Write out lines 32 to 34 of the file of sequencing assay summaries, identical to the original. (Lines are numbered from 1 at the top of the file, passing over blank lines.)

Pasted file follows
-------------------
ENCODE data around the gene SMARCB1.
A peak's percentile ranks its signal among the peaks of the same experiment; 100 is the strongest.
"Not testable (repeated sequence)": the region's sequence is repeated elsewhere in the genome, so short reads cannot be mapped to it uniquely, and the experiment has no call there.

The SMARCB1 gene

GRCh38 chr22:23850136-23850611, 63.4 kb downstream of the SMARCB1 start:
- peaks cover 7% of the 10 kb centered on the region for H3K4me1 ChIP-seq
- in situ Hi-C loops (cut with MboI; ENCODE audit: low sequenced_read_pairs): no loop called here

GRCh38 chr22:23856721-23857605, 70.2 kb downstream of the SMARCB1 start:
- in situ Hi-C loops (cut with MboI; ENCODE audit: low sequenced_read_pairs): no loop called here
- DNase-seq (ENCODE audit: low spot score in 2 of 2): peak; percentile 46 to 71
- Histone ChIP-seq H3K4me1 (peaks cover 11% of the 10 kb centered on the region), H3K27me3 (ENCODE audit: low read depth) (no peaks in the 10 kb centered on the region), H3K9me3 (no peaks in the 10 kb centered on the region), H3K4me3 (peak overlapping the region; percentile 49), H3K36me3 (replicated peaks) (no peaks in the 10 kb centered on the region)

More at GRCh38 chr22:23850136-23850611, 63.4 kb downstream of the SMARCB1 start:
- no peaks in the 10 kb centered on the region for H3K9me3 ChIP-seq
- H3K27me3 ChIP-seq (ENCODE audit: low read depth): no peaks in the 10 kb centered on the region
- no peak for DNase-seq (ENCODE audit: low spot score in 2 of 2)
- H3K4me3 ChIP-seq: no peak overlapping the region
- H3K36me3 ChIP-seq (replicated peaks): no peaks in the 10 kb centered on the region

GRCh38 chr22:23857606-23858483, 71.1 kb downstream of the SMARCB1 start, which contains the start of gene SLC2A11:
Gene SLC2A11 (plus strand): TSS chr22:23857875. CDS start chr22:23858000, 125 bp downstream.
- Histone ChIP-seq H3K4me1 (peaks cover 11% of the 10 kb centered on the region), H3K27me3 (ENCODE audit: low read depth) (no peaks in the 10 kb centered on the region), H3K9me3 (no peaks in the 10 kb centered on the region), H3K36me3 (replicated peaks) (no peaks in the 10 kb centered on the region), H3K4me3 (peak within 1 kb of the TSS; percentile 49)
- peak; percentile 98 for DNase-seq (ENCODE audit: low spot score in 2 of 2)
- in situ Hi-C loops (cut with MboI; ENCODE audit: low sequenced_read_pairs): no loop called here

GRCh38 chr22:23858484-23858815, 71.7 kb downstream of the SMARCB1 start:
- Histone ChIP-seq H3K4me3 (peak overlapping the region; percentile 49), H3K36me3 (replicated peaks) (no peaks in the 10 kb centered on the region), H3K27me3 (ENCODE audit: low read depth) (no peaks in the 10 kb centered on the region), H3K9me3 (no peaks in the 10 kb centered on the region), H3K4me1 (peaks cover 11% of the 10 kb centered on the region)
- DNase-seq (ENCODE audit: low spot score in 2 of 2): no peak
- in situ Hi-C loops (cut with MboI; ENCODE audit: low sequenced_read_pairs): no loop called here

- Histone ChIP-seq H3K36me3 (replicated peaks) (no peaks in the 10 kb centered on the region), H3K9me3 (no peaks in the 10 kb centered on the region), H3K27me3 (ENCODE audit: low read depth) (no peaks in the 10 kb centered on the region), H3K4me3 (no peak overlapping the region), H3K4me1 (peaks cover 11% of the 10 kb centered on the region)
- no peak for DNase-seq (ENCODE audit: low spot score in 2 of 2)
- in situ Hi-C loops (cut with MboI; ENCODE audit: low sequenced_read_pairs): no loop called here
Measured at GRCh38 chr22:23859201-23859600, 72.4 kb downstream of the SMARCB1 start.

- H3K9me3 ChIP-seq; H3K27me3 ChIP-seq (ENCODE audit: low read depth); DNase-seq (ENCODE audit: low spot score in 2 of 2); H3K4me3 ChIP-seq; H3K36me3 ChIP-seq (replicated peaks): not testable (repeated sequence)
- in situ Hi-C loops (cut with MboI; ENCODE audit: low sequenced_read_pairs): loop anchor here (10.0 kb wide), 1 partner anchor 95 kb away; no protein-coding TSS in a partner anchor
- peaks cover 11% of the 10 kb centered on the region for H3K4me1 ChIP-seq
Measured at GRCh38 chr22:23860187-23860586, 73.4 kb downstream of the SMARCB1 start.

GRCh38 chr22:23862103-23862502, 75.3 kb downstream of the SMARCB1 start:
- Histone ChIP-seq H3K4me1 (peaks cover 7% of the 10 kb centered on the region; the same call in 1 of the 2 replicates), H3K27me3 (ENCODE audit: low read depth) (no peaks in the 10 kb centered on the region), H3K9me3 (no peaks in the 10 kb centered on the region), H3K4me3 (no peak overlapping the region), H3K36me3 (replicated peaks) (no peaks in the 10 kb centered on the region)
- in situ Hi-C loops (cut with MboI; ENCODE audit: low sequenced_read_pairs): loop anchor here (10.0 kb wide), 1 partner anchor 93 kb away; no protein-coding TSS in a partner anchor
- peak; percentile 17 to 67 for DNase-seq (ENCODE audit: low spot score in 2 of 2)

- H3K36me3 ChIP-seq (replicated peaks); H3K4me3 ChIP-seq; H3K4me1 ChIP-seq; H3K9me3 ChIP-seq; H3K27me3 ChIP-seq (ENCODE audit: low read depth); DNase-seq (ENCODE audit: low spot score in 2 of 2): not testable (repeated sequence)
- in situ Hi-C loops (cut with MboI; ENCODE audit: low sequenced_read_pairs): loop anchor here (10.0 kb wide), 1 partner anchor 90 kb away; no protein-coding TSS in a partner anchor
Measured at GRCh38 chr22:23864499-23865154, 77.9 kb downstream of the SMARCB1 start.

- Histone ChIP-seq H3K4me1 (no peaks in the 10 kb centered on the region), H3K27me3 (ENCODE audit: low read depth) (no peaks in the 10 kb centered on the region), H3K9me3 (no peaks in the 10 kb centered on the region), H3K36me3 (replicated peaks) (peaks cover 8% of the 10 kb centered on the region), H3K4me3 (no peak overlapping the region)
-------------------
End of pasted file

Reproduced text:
- in situ Hi-C loops (cut with MboI; ENCODE audit: low sequenced_read_pairs): loop anchor here (10.0 kb wide), 1 partner anchor 95 kb away; no protein-coding TSS in a partner anchor
- peaks cover 11% of the 10 kb centered on the region for H3K4me1 ChIP-seq
Measured at GRCh38 chr22:23860187-23860586, 73.4 kb downstream of the SMARCB1 start.